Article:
Ocean Drive landlords protest two-story height limit
STORY BY LISA ZAHNER, (Week of June 14, 2012)
Efforts by anti-growth activists to tighten up development restrictions on the west sides of Ocean and Cardinal Drives and cap the height of commercial structures at two stories drew a sharp reaction from beachside building owners.
Property owners went head to head with members of the Indian River Neighborhood Association before the Vero Beach Planning and Zoning Commission last week.
The IRNA wants the city to revert to a 2007 vision plan that was never legally enacted to prevent construction of what they called a “canyon” of three-story buildings on Vero’s oceanfront.
“I know the vision plan. They had a vision. It’s easy to imagine what other peoples’ property’s going to look like if you don’t own it yourself,” said Nancy Offutt, who with her husband, has owned the building at the corner of Cardinal and Dahlia for 30 years.
Offutt’s sentiment was echoed by a handful of other property interests, including commercial real estate broker Jerome “Joe” Beasock of Alex MacWilliam Inc.
“I’m very opposed to a two-story ordinance on that (west) side of the street,” Beasock said, adding that the restriction seemed like spot zoning to him.
“Limiting it to two stories is not the way to go. If you look at the whole area, that would take maybe 200 (potential) units away,” said Beasock.
Derek Arden rose to the podium representing several Central Beach property owners who could not attend the workshop. He said his clients feel the city’s current density restrictions and parking requirements “are enough to prevent something higher from being built.”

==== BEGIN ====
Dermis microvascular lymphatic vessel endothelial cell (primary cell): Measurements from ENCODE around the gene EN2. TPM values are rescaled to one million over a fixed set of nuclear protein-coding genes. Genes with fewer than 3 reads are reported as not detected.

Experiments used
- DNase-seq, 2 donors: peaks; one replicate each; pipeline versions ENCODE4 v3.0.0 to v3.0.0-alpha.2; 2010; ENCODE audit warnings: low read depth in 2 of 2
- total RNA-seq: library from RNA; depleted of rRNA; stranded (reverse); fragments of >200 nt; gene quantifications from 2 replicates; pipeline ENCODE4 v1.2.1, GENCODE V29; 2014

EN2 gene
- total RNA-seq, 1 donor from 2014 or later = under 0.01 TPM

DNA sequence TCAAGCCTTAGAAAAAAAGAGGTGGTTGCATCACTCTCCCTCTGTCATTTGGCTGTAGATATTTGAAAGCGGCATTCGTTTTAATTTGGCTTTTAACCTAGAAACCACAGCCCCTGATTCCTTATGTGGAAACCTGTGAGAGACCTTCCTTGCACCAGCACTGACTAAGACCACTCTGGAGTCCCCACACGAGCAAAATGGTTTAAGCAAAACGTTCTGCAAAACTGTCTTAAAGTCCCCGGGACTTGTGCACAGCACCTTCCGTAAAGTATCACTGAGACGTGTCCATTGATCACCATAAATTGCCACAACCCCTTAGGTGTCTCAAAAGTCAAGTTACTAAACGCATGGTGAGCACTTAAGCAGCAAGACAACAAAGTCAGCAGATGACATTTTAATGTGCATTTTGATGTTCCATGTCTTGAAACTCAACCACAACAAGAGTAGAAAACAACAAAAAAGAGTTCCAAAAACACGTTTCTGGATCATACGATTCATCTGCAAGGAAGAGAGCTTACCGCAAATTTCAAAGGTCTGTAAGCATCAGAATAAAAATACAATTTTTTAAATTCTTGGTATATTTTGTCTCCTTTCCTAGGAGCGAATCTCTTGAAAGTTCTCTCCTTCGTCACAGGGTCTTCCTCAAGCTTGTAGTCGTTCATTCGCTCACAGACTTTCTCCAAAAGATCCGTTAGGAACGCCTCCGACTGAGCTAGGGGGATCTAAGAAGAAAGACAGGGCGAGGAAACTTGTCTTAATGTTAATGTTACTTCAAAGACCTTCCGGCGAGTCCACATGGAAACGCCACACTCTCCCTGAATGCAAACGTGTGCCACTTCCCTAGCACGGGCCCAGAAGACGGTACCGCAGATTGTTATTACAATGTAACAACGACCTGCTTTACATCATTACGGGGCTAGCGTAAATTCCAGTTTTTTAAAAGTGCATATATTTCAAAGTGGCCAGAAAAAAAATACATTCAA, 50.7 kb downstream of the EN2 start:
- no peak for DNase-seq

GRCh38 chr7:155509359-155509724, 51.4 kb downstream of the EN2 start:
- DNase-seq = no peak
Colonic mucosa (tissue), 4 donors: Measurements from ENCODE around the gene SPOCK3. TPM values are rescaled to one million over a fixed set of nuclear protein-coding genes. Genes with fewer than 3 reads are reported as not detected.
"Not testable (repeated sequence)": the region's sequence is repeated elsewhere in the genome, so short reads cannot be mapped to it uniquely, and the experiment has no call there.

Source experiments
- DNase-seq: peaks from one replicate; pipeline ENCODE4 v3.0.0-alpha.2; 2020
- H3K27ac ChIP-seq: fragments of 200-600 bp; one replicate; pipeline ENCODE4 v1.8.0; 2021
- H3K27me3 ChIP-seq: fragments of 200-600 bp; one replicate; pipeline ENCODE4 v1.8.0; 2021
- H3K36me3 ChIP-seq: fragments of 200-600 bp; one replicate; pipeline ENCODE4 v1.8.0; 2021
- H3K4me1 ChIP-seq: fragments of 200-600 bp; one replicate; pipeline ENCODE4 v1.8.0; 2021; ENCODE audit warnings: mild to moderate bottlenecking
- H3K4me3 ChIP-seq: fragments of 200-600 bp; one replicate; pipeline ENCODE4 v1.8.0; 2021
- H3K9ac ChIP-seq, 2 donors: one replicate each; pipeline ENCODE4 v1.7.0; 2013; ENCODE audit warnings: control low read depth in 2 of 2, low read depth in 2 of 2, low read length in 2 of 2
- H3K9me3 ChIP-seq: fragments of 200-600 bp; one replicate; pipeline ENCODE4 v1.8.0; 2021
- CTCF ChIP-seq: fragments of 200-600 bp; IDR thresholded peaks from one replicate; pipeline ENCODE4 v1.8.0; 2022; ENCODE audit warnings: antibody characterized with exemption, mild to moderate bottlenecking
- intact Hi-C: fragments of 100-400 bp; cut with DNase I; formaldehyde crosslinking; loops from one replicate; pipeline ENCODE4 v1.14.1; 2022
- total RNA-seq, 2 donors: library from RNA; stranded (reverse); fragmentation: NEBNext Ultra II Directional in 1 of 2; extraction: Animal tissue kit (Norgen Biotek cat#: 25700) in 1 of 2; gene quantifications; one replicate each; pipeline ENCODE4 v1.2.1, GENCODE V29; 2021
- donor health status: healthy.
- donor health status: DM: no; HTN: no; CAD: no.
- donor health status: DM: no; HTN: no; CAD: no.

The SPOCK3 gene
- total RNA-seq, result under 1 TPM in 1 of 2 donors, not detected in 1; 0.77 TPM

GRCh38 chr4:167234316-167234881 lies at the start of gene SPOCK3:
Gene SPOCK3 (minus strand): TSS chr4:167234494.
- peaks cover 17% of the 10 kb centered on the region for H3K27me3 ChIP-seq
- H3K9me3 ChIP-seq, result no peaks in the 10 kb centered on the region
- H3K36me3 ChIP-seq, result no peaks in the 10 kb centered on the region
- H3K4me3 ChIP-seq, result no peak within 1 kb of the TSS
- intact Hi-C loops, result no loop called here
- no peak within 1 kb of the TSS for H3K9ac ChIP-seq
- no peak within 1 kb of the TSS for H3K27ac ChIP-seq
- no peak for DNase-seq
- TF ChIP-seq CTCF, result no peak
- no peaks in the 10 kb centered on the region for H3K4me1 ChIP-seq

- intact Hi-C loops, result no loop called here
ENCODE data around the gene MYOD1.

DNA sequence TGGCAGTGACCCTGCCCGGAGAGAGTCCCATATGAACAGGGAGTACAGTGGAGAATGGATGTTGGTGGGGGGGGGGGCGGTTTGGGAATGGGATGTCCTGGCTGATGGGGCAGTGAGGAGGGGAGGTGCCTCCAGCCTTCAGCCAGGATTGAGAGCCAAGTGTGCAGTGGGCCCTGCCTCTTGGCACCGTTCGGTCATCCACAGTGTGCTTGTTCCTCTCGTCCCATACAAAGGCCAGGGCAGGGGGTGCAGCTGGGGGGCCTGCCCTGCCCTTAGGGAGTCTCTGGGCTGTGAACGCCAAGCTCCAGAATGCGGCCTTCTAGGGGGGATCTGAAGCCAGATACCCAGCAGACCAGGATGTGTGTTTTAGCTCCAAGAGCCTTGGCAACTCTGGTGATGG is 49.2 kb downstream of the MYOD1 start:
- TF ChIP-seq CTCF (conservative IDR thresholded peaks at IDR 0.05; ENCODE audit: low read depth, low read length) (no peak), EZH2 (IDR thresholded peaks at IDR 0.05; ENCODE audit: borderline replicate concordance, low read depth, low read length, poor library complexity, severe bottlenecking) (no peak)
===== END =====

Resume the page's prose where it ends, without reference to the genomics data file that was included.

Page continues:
Local artist Emily Tremml spoke on behalf of her parents, who moved to Vero in 1964 and own five buildings in the district.
“The height restrictions should be equal on each side of the street,” Tremml said. “My family has owned property on Ocean Drive since 1968. We want to maintain it and enhance it for all good reasons.”
IRNA Executive Director Brian Carman and several IRNA supporters continued to sound alarm bells, urging adoption of the two-story limits in the vision plan.
But Nancy Cook, owner of the Twig Shop on Ocean Drive, said the varied building heights on different sides of the street – referred to as the 3-2-3-2 plan – came from Kansas City consultants and not a local fear of heights.
“The 3-2-3-2 would be capricious and arbitrary and we have legal counsel that says it is,” Cook said.
“We want to keep the original intent of that area.”